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قراءة كتاب Hopes and Fears for Art

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Hopes and Fears for Art

Hopes and Fears for Art

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دار النشر: Project Gutenberg
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stirring in the heart of the world which would otherwise be left without expression.

By what means then shall those work who long for reform in the arts, and who shall they seek to kindle into eager desire for possession of beauty, and better still, for the development of the faculty that creates beauty?

People say to me often enough: If you want to make your art succeed and flourish, you must make it the fashion: a phrase which I confess annoys me; for they mean by it that I should spend one day over my work to two days in trying to convince rich, and supposed influential people, that they care very much for what they really do not care in the least, so that it may happen according to the proverb: Bell-wether took the leap, and we all went over.  Well, such advisers are right if they are content with the thing lasting but a little while; say till you can make a little money—if you don’t get pinched by the door shutting too quickly: otherwise they are wrong: the people they are thinking of have too many strings to their bow, and can turn their backs too easily on a thing that fails, for it to be safe work trusting to their whims: it is not their fault, they cannot help it, but they have no chance of spending time enough over the arts to know anything practical of them, and they must of necessity be in the hands of those who spend their time in pushing fashion this way and that for their own advantage.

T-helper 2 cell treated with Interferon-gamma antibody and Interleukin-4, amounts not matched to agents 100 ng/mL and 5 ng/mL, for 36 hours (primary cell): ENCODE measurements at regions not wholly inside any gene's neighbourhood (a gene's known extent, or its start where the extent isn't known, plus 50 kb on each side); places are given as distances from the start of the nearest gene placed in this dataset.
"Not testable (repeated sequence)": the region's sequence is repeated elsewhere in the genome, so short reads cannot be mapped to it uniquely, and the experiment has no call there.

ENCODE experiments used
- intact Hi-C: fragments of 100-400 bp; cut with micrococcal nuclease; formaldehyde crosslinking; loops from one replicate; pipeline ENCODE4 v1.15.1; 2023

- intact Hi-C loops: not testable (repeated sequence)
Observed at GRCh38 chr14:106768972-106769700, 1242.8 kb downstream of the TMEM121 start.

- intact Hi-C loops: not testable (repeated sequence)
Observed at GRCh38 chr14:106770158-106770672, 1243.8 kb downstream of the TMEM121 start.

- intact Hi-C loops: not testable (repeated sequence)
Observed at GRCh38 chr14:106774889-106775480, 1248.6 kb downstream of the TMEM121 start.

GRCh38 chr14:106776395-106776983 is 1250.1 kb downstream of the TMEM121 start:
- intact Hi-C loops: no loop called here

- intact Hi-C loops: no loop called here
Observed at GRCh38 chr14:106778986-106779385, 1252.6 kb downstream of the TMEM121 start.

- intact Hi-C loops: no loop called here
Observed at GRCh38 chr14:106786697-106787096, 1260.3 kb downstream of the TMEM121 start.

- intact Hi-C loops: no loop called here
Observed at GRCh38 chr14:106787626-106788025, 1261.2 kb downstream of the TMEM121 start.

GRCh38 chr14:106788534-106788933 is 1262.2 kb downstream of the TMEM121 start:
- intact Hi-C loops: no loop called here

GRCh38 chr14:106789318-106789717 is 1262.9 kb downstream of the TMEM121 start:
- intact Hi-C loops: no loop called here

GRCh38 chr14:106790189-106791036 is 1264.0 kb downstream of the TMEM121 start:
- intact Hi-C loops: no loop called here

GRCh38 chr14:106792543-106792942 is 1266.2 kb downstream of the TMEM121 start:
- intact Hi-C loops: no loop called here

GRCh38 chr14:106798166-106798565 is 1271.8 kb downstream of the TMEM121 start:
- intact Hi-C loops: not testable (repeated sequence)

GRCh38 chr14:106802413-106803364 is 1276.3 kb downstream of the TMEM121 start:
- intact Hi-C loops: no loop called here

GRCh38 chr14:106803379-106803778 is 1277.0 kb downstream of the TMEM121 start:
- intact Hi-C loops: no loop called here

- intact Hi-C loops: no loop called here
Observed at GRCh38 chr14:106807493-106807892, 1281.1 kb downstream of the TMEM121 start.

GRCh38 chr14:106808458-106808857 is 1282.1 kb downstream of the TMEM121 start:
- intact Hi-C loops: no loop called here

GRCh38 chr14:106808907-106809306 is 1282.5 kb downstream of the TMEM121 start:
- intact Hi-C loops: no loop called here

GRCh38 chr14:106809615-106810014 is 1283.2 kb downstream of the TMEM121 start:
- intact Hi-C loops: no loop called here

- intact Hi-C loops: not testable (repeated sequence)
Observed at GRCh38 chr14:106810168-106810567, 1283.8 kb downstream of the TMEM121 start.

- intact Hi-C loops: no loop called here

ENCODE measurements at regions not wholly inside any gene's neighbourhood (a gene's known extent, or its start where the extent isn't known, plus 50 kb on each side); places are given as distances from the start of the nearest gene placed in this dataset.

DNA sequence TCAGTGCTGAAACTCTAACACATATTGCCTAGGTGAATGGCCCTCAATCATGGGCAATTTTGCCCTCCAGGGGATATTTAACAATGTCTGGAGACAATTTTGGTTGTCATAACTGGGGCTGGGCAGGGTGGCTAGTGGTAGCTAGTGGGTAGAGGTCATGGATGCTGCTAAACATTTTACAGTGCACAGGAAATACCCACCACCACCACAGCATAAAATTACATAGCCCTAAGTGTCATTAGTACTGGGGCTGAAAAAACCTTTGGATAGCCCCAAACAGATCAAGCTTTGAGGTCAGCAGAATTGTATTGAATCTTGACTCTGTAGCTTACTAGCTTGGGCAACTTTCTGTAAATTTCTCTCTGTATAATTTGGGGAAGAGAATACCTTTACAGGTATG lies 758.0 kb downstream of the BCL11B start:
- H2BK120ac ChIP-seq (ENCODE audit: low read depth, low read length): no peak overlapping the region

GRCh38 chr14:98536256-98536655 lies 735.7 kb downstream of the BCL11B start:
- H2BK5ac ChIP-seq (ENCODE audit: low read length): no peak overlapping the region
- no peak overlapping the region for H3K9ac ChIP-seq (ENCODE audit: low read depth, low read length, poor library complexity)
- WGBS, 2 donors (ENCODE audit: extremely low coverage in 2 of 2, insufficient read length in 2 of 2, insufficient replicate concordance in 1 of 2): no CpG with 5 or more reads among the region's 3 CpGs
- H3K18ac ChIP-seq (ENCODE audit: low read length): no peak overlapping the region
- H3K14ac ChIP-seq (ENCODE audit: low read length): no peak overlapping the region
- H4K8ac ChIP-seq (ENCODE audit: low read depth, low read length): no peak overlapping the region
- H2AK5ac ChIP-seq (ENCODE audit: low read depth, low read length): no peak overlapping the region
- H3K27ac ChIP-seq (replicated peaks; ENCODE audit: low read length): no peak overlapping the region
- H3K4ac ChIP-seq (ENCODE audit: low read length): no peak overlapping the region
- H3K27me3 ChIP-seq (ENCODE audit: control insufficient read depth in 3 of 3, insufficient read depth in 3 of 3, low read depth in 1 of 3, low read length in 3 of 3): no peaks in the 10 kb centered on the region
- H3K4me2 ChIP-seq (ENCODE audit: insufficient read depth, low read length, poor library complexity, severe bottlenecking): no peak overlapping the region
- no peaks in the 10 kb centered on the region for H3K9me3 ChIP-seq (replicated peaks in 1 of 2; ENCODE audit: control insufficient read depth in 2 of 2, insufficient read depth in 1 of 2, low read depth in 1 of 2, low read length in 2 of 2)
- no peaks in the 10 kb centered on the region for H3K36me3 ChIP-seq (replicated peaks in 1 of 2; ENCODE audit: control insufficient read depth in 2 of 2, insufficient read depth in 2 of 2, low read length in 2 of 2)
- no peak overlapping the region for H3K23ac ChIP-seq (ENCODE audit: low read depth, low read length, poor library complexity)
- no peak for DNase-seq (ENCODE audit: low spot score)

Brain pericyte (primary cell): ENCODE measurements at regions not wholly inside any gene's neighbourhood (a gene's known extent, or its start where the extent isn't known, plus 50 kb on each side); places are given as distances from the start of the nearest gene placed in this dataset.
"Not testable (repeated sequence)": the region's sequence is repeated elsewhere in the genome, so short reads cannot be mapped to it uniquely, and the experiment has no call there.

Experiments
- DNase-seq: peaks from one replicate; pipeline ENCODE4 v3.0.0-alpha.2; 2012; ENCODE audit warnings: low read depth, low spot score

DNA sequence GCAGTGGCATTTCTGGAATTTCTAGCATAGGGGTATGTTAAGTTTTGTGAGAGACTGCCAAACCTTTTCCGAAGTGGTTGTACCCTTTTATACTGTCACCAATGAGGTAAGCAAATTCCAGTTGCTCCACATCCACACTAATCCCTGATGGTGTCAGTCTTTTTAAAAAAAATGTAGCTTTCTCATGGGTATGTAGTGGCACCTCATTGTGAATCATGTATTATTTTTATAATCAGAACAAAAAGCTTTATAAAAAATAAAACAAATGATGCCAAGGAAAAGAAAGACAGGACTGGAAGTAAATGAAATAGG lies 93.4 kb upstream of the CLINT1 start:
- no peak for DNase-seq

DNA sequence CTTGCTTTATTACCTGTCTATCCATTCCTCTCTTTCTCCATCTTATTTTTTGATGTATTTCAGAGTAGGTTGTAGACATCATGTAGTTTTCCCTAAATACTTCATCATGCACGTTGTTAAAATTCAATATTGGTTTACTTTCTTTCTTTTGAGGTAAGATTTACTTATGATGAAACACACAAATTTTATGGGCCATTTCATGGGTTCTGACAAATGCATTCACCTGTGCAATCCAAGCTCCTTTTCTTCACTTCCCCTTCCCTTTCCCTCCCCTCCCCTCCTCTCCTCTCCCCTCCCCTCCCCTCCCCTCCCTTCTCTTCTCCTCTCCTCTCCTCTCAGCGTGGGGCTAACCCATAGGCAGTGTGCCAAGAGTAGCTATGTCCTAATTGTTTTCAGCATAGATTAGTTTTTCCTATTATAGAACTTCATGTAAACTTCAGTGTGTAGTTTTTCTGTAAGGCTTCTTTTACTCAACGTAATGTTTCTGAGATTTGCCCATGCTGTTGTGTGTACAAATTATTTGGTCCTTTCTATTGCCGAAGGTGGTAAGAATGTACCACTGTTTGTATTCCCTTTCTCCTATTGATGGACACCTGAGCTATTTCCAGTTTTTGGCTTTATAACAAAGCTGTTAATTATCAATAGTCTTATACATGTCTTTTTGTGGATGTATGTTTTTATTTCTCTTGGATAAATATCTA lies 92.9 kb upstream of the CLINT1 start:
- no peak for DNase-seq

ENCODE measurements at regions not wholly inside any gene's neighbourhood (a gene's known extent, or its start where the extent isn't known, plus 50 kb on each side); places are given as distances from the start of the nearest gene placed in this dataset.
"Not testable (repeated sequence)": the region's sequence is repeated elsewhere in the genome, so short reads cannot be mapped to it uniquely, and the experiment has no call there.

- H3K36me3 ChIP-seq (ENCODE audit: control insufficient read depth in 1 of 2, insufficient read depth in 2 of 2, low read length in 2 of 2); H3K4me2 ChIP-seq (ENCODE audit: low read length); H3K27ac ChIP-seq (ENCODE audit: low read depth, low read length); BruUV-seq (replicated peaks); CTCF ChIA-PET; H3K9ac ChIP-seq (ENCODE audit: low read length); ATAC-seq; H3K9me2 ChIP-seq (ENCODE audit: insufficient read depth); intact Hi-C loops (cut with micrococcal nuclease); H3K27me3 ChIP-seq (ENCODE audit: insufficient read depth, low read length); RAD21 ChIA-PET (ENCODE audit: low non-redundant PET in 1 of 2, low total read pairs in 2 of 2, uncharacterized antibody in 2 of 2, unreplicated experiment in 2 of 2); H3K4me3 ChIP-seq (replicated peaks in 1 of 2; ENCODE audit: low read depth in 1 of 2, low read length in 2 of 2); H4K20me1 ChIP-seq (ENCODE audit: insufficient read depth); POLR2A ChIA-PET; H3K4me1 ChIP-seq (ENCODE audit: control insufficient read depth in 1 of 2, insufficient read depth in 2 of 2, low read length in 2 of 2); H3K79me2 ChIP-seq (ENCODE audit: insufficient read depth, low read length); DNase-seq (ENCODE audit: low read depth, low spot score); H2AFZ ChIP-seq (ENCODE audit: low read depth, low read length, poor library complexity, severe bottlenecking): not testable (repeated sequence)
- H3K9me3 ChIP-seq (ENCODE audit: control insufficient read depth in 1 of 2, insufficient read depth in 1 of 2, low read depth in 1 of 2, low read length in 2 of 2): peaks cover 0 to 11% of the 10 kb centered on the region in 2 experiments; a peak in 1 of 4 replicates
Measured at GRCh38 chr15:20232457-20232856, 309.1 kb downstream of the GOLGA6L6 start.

Sirs, there is no help to be got out of these latter, or those who let themselves be led by them: the only real help for the decorative arts must come from those who work in them; nor must they be led, they must lead.

You whose hands make those things that should be works of art, you must be all artists, and good artists too, before the public at large can take real interest in such things; and when you have become so, I promise you that you shall lead the fashion; fashion shall follow your hands obediently enough.

That is the only way in which we can get a supply of intelligent popular art: a few artists of the kind so-called now, what can they do working in the teeth of difficulties thrown in their way by what is called Commerce, but which should be called greed of money? working helplessly among the crowd of those who are ridiculously called manufacturers, i.e. handicraftsmen, though the more part of them never did a stroke of hand-work in their lives, and are nothing better than capitalists and salesmen.  What can these grains of sand do, I say, amidst the enormous mass of work turned out every year which professes in some way to be decorative art, but the decoration of which no one heeds except the salesmen who have to do with it, and are hard put to it to supply the cravings of the public for something new, not for something pretty?

The remedy, I repeat, is plain if it can be applied; the handicraftsman, left behind by the artist when the arts sundered, must come up with him, must work side by side with him: apart from the difference between a great master and a scholar, apart from the differences of the natural bent of men’s minds, which would make one man an imitative, and another an architectural or decorative artist, there should be no difference between those employed on strictly ornamental work; and the body of artists dealing with this should quicken with their art all makers of things into artists also, in proportion to the necessities and uses of the things they would make.

I know what stupendous difficulties, social and economical, there are in the way of this; yet I think that they seem to be greater than they are: and of one thing I am sure, that no real living decorative art is possible if this is impossible.